National Geographic Traveler ‘Best Pick’ 2013
New England Notebook: One Reporter, Six States, Uncommon Stories
Looking to buy some medieval armor? In the mood for an orchestra of typewriters? Know where to find America’s oldest baseball diamond? How about the smallest town in the smallest county in the smallest state in the nation? Or the most inviting diner, best clam chowder, choicest oyster, or tastiest pancakes?
They’re all in New England — and all in New England Notebook. Divided into chapters that colorfully convey the essence of the region’s unique character, these are the stories not found in guidebooks: the diverse people, memorable places, fascinating history, odd pastimes and delicious foods, quirky collectors, skillful craftsmen, and one-of-a-kind entertainers that distinguish New England from every other place on earth.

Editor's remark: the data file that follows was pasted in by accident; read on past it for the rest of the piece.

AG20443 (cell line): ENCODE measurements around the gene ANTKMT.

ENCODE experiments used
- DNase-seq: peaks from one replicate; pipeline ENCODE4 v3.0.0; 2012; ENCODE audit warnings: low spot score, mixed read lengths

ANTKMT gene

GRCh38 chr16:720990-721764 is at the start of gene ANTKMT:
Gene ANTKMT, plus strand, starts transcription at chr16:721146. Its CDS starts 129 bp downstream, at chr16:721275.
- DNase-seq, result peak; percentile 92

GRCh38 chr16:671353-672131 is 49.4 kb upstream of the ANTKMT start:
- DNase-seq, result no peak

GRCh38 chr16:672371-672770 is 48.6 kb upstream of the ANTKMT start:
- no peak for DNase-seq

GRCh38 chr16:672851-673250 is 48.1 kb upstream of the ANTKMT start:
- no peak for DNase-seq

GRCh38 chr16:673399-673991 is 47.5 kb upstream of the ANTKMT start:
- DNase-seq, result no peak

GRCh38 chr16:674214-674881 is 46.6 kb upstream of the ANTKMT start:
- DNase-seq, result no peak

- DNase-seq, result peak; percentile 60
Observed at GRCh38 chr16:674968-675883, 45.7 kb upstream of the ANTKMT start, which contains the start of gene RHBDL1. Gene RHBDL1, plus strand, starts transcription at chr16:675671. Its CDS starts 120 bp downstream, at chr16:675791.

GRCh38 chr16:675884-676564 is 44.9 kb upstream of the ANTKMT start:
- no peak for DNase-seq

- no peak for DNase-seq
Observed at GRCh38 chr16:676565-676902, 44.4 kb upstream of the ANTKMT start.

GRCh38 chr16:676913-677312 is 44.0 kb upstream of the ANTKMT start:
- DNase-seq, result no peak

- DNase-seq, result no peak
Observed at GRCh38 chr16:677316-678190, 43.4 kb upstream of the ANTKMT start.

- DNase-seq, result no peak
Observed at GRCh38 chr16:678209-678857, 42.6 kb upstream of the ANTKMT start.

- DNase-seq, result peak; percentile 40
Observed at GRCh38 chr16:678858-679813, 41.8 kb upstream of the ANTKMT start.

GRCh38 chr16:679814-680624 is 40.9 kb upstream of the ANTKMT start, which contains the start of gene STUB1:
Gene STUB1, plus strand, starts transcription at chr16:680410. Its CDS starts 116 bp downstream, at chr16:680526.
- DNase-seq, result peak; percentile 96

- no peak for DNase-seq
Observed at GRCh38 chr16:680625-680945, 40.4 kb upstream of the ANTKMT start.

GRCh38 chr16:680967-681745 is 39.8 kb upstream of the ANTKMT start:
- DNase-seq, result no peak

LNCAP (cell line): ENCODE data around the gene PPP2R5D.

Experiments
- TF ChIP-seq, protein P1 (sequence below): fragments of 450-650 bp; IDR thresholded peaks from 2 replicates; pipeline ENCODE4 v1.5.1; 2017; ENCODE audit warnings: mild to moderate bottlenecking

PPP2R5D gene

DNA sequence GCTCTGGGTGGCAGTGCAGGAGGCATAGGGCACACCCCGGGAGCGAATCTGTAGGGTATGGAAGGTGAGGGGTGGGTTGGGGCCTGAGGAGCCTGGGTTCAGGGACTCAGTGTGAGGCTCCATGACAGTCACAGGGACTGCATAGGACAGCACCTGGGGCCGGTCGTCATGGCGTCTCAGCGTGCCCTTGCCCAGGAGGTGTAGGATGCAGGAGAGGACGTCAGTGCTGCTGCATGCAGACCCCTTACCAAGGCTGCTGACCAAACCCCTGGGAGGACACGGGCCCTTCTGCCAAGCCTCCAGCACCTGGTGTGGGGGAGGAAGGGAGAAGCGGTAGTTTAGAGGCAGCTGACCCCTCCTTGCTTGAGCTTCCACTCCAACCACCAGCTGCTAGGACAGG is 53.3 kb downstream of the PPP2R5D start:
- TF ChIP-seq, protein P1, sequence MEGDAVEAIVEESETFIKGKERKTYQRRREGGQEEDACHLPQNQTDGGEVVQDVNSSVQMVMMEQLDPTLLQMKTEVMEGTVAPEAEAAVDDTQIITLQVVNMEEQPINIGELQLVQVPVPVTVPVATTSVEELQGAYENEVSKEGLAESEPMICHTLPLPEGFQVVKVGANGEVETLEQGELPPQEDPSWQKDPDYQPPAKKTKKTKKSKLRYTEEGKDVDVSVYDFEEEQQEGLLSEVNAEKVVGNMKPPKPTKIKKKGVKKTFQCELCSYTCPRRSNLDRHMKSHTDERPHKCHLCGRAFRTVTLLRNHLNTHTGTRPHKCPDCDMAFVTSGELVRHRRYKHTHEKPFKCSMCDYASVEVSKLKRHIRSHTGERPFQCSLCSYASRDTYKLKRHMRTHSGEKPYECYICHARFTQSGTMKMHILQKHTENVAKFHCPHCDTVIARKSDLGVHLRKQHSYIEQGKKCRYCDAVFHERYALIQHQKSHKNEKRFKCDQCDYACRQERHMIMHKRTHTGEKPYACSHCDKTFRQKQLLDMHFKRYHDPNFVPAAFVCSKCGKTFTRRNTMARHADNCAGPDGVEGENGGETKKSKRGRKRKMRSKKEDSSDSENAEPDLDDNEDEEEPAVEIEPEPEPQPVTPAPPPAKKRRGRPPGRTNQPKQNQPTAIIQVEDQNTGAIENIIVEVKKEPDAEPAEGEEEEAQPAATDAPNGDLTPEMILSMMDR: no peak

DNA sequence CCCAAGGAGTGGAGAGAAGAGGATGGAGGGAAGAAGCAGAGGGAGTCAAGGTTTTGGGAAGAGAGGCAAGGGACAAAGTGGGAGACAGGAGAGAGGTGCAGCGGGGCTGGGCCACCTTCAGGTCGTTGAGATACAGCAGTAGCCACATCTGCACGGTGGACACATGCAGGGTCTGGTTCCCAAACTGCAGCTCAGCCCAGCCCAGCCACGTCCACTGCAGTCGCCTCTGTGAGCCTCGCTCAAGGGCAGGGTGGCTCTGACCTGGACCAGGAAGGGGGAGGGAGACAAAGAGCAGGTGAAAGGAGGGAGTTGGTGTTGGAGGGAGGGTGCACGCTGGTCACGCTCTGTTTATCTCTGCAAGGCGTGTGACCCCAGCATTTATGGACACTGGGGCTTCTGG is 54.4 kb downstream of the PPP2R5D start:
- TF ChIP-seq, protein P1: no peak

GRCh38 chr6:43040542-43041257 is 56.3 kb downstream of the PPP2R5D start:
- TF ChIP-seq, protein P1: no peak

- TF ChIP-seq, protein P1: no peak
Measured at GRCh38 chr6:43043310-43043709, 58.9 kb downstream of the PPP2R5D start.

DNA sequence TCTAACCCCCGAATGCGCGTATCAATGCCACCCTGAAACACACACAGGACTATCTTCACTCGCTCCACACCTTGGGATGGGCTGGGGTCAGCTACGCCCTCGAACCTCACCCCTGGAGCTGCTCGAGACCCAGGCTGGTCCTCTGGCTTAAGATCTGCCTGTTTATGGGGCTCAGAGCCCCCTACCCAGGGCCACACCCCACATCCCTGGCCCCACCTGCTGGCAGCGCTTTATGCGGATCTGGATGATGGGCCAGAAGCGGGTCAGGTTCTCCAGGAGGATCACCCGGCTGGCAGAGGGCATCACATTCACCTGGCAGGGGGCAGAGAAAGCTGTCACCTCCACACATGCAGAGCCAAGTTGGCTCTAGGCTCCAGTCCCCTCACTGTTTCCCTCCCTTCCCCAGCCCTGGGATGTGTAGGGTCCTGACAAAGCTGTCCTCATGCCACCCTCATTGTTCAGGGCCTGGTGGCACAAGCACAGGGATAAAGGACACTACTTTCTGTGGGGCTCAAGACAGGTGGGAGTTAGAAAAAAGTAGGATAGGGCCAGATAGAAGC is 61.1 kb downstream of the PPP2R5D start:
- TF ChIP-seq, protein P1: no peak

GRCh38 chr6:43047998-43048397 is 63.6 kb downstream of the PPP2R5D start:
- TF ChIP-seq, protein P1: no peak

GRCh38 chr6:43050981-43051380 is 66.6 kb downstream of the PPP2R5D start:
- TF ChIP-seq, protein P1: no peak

Readers will meet Vermont’s most famous dairy farmer-turned-movie star, a housewife-turned-Houdini, and the real-life model behind one of Norman Rockwell’s most famous paintings. They’ll learn about the legendary Old Man of the Mountain’s inspiring after-life, and about America’s first expense report. (Hint: Paul Revere’s midnight ride wasn’t free.) They’ll meet craftsmen who still make classic covered bridges…and classic wooden outhouses.
After covering every corner of New England for 16 years, “Chronicle” reporter Ted Reinstein got tired of saying, “I have enough stories to fill a book,” so he picked the best stories and wrote one. The result is an engaging almanac that offers plenty of intriguing tidbits and little-known facts, but goes beyond the merely curious to reveal the heart of what Reinstein calls, “this historic and quintessentially American place.”